Diseases, Conditions, Syndromes

Defective epithelial barriers linked to 2 billion chronic diseases

Humans are exposed to a variety of toxins and chemicals every day. According to the epithelial barrier hypothesis, exposure to many of these substances damages the epithelium, the thin layer of cells that covers the surface ...

Gastroenterology

Can diet help with inflammatory bowel disease?

More than 6.8 million people worldwide are estimated to be living with inflammatory bowel disease (IBD). IBD is believed to be the result of a malfunctioning immune system, which results in an inappropriate immune response ...

Diseases, Conditions, Syndromes

Crohn's disease may be caused by immune signaling failure

People with Crohn's disease are typically treated with powerful anti-inflammatory medications that act throughout their body, not just in their digestive tract, creating the potential for unintended, and often serious, side ...

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Inflammation

Inflammation (Latin, inflamatio, to set on fire) is the complex biological response of vascular tissues to harmful stimuli, such as pathogens, damaged cells, or irritants. It is a protective attempt by the organism to remove the injurious stimuli as well as initiate the healing process for the tissue. Inflammation is not a synonym for infection. Even in cases where inflammation is caused by infection, the two are not synonymous: infection is caused by an exogenous pathogen, while inflammation is the response of the organism to the pathogen.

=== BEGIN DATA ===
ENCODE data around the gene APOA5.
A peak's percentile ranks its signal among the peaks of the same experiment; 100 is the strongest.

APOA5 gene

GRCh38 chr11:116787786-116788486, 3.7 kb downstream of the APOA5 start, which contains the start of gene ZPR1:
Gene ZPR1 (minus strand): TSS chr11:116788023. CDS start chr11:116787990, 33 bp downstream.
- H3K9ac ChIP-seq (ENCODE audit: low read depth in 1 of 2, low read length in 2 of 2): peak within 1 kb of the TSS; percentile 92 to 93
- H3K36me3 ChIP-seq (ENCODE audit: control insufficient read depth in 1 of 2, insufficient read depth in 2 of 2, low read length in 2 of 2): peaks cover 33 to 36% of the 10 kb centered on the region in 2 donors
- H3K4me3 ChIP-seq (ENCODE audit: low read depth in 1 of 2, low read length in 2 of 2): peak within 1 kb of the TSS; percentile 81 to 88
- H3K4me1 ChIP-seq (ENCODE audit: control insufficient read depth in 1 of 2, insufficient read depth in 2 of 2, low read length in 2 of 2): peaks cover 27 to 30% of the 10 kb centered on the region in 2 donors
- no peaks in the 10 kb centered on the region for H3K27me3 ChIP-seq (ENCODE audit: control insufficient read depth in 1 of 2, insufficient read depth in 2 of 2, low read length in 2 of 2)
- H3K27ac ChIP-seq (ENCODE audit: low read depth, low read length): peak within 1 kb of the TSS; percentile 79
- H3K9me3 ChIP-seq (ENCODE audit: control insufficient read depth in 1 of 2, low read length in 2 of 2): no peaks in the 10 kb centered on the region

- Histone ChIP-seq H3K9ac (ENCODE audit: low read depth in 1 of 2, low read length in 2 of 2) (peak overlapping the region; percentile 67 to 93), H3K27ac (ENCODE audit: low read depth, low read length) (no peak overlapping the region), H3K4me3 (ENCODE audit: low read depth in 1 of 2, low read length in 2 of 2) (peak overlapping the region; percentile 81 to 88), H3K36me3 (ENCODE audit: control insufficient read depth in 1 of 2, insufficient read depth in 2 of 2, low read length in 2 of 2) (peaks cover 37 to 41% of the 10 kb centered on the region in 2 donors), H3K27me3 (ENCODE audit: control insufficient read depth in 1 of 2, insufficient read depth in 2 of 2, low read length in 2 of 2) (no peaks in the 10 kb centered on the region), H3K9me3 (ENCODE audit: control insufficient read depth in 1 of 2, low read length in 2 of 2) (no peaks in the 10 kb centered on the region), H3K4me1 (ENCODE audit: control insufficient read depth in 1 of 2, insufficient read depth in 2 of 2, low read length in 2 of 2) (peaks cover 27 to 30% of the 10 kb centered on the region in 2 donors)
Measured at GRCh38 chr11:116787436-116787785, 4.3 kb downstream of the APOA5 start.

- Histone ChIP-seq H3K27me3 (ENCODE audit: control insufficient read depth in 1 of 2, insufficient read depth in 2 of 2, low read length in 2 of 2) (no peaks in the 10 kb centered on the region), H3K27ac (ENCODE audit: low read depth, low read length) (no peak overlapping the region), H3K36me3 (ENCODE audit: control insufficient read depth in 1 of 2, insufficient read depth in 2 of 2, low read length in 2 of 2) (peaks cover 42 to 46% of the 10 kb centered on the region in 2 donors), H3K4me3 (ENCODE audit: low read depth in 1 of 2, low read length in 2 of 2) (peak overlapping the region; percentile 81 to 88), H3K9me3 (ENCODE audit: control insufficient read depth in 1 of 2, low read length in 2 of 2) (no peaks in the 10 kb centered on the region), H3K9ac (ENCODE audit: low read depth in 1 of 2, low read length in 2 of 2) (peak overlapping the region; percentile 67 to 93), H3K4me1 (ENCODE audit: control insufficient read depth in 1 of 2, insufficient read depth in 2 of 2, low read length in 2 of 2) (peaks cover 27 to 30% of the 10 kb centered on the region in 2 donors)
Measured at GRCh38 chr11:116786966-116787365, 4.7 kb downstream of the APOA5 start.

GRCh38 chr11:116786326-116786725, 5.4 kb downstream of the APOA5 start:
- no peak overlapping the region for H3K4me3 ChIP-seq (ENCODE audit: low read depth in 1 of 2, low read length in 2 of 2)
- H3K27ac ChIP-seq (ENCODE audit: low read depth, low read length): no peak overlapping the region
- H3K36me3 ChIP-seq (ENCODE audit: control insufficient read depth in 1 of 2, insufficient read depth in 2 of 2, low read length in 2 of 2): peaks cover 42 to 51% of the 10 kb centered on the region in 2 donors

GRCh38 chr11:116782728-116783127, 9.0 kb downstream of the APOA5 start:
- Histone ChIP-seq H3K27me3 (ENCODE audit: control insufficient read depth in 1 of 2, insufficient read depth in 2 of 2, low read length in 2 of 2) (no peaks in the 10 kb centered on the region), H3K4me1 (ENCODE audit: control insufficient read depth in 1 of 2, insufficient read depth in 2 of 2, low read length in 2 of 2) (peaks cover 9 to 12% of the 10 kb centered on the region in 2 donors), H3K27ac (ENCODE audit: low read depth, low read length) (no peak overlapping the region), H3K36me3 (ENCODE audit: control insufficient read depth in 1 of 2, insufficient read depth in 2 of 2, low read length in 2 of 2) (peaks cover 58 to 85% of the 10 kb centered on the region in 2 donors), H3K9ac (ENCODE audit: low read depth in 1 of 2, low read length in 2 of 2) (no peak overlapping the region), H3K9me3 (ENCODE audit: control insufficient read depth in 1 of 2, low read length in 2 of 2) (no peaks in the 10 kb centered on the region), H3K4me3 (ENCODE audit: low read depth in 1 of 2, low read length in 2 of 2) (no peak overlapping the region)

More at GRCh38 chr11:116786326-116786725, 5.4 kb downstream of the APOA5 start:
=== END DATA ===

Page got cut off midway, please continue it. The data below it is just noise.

In the absence of inflammation, wounds and infections would never heal and progressive destruction of the tissue would compromise the survival of the organism. However, an inflammation that runs unchecked can also lead to a host of diseases, such as hay fever, atherosclerosis, and rheumatoid arthritis. It is for that reason that inflammation is normally closely regulated by the body.

Inflammation can be classified as either acute or chronic. Acute inflammation is the initial response of the body to harmful stimuli and is achieved by the increased movement of plasma and leukocytes from the blood into the injured tissues. A cascade of biochemical events propagates and matures the inflammatory response, involving the local vascular system, the immune system, and various cells within the injured tissue. Prolonged inflammation, known as chronic inflammation, leads to a progressive shift in the type of cells which are present at the site of inflammation and is characterised by simultaneous destruction and healing of the tissue from the inflammatory process.

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